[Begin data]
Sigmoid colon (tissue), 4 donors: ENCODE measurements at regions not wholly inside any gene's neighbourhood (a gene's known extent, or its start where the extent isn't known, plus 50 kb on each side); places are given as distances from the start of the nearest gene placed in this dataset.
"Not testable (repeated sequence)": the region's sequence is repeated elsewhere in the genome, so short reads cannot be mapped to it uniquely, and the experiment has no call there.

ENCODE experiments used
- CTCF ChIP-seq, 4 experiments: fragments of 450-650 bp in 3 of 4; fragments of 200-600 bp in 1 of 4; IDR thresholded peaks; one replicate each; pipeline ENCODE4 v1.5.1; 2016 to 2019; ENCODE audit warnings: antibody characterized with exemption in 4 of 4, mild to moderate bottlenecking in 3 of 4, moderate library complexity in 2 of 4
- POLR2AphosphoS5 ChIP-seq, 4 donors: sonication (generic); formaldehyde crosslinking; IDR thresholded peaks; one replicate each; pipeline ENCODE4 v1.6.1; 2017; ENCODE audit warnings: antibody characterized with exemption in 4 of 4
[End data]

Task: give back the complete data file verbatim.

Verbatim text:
Sigmoid colon (tissue), 4 donors: ENCODE measurements at regions not wholly inside any gene's neighbourhood (a gene's known extent, or its start where the extent isn't known, plus 50 kb on each side); places are given as distances from the start of the nearest gene placed in this dataset.
"Not testable (repeated sequence)": the region's sequence is repeated elsewhere in the genome, so short reads cannot be mapped to it uniquely, and the experiment has no call there.

ENCODE experiments used
- CTCF ChIP-seq, 4 experiments: fragments of 450-650 bp in 3 of 4; fragments of 200-600 bp in 1 of 4; IDR thresholded peaks; one replicate each; pipeline ENCODE4 v1.5.1; 2016 to 2019; ENCODE audit warnings: antibody characterized with exemption in 4 of 4, mild to moderate bottlenecking in 3 of 4, moderate library complexity in 2 of 4
- POLR2AphosphoS5 ChIP-seq, 4 donors: sonication (generic); formaldehyde crosslinking; IDR thresholded peaks; one replicate each; pipeline ENCODE4 v1.6.1; 2017; ENCODE audit warnings: antibody characterized with exemption in 4 of 4